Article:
I received this book for free from First to Read, Penguin Random House in exchange for an honest review. This does not affect my opinion of the book or the content of my review.The Trespasser by Tana French
on October 4th 2016
Genres: Fiction, Mystery & Detective, General
Source: First to Read, Penguin Random House
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Antoinette Conway had always dreamed of being on the murder squad, but she’s burnt out after two years of unchallenging domestic cases and merciless harassment from her own squad mates. One morning, the gaffer hands her and her partner Stephen Moran the case of twenty-six-year-old murder victim Aislinn Murray. There’s outside pressure to charge the victim’s boyfriend and wrap up the case quickly, but not all the pieces are fitting together. It has all the attributes of a lover’s spat gone wrong, but there is very little physical evidence, the victim’s best friend alludes to the possibility secret relationship, and Conway recognizes the victim from somewhere. Could this be the big case Conway and Moran have been waiting for?
What-if-maybe crap is for weak people. It belongs to the ones who don’t have the strength to make actual situations go their way, so they have to hide away in daydreams where they can play at controlling what comes next. And that makes them even weaker. Every what-if is a gift to anyone who’s looking for a hold on you, and that means us. If a guy’s whole head is in reality, then reality is the only route we can take to get to him. If he’s letting his mind prance off down dozens of twisty hypothetical fairy tales, every one of those is a crack we can use to prize him open.
The Trespasser, the sixth in the Dublin Murder Squad series, is my first Tana French novel. It’s probably not ideal to read them out of order and I know that detectives Conway and Moran also appear in The Secret Place. However, it worked as a standalone. I didn’t ever feel lost or like I’d missed out on anything. Now I need to go back and read these in order for an even richer experience! This book felt more on the literary side than many of the mysteries I’ve read lately. There are no wasted characters and everyone has a complete personality. Even the less important characters have little quirks that make them easy to remember; one floater has an annoying (and slightly hilarious) habit of recording every single detail during an interview. I did have to take more breaks than usual while reading. It’s so dense with detail and it felt like I was following the case in real-time. When Conway and Moran weren’t making progress, neither was I! It’s the kind of mystery that you settle into and enjoy the ride, rather than a page turner. The pace did pick up around the 2/3s of the way through.
The truth is, if you don’t exist without someone else, you don’t exist at all.
It was a bit of a relief to read a book with one perspective and a linear timeline! This story is told from the perspective of Detective Antoinette Conway. She’s sarcastic and jaded. She’s always on the defensive because she’s so used to putting up with abuse from her squad. She’s convinced they’re trying to drive her off the squad and she remains hyper-vigilant, always ready for the next attack. Conway’s paranoia, plus the history with her dad, add an interesting layer to this mystery. Conway has a hardened shell, but every once and a while she lets us see a glimpse of the wide-eyed detective she once was. There’s a part where she reveals her daydreams about her and her partner’s future: “Once or twice— more— I caught myself daydreaming like a sappy teenager about our future together: about someday when we would get the decent cases, the genius plans we’d dream up to trap the cunning psychos, the interrogations that would go down in squad history. Big tough Conway going all misty-eyed; how the lads would have laughed.” It’s such a simple dream and in the context of all her tough talk, it made me develop a real soft spot for her. She still has a spark of love for her job and I really wanted her to get her big break and some relief from the bullying!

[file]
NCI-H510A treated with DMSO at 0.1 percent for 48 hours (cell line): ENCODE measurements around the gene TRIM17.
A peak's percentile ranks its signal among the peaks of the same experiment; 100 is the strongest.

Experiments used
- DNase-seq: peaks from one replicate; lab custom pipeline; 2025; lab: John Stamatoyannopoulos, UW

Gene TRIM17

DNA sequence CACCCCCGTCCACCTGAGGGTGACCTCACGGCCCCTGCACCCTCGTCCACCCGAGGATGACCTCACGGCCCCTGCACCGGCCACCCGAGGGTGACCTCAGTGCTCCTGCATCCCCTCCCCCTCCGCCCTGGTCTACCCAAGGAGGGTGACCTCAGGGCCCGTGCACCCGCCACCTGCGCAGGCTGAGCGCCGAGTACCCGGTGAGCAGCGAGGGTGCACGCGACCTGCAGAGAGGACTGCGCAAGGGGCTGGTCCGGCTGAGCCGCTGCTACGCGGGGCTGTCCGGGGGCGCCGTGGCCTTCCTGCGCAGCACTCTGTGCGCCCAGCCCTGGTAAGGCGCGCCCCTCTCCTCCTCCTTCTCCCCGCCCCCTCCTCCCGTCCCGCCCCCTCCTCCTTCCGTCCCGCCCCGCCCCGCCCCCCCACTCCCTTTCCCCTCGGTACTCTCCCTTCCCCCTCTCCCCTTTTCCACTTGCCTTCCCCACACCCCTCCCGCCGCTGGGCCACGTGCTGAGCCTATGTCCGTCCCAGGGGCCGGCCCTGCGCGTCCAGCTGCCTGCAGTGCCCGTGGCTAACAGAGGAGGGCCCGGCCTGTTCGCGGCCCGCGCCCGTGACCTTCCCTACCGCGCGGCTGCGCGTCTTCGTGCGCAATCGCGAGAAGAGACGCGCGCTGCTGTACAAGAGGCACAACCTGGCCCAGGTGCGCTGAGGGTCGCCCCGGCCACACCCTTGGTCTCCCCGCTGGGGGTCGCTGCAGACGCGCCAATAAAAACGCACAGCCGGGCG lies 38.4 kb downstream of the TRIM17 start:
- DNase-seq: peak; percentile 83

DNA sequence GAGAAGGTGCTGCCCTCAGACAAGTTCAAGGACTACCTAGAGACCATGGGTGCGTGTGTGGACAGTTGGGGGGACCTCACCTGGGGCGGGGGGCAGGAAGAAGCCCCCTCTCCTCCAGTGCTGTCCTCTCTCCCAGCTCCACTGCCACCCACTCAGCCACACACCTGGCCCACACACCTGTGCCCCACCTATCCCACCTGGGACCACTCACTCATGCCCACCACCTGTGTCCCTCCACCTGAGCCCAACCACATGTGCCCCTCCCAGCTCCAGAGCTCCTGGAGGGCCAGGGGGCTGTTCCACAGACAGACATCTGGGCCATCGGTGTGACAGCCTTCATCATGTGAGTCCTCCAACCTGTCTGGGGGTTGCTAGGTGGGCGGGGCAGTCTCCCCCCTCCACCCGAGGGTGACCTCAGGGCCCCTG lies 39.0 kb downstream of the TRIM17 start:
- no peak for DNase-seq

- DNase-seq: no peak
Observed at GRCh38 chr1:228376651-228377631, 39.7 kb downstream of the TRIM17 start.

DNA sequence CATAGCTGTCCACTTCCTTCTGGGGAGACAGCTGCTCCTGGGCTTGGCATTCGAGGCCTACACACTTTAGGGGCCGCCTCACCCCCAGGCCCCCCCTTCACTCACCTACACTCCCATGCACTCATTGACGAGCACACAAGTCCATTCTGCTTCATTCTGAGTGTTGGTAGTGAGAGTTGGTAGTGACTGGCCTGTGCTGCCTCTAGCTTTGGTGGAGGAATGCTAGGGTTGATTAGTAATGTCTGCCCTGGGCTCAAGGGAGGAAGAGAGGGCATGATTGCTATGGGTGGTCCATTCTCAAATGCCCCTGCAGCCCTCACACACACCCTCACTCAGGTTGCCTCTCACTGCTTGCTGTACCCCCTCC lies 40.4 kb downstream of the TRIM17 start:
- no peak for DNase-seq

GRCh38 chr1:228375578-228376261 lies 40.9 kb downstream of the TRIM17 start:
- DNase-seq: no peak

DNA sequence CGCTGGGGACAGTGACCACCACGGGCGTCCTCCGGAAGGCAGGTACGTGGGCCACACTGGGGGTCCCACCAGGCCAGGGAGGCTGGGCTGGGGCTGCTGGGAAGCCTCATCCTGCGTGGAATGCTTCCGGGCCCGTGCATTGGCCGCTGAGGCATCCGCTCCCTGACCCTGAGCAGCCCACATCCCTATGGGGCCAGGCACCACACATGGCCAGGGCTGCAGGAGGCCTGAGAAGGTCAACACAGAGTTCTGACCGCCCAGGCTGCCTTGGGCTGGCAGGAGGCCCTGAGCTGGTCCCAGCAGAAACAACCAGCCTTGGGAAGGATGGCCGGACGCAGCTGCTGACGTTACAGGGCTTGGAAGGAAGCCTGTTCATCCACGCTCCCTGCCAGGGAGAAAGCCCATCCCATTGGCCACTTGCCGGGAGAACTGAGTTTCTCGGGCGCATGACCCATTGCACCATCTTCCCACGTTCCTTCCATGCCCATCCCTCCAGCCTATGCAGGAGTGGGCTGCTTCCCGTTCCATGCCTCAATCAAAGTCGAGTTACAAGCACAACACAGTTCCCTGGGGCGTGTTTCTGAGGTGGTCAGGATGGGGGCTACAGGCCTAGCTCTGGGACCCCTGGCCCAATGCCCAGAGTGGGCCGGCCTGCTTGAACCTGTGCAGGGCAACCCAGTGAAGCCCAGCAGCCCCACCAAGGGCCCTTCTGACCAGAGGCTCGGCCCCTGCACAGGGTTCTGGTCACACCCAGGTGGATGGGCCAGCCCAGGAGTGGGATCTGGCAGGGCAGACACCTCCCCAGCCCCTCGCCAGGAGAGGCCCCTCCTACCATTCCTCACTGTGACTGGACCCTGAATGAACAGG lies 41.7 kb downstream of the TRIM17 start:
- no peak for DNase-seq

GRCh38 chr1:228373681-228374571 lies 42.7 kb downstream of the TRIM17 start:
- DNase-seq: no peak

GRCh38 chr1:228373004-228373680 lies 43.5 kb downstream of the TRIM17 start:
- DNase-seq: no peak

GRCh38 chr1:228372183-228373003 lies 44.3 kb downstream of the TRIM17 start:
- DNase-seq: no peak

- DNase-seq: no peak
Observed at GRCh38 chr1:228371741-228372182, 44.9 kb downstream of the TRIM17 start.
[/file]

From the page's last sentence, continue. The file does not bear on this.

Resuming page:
You can knock down a genuine belief, if you load up with enough facts that contradict it; but a belief that’s built on nothing except who the person wants to be, nothing can crumble that.
Conway’s partner Stephen Moran is a likable people-pleaser who is still able to dream big. Unsurprisingly, his interrogation technique is “Nice Boy Next Door.” While Conway is resigned to the Aislinn Murray case being like one of their usual domestic cases, Moran convinces her that there may be more to the case. The partnership between Conway and Moran works because they have completely opposite personalities and they balance each other out so well. Their non-verbal communication makes it seem like they have their own secret language. My favorite parts were the suspect interviews, because I loved the back and forth between the detectives as they tried to manipulate the suspects into submission. As much as I loved the partnership between Conway and Moran, the interviews Conway did with Detective Breslin were my favorites. I loved the dynamic between their “Cool Girl” and “Chief Jock” techniques.
The thing about daydreams is that they don’t last. One brush up against reality, and that’s the end of them.
This book is about the consequences of manipulating other people’s lives by creating scripts for them to live through and getting caught up in stories we create for ourselves. Even Conway, who despises people who live in a fantasy world, has conjured up stories of her own and tries to uphold a certain image. The Trespasser is an interesting story from beginning to end with fascinating characters. It’s detailed in a way that made me feel like part of the squad and like I was invested in the outcome. I regret putting off this series for so long, but I’m so happy I have five more of these to read!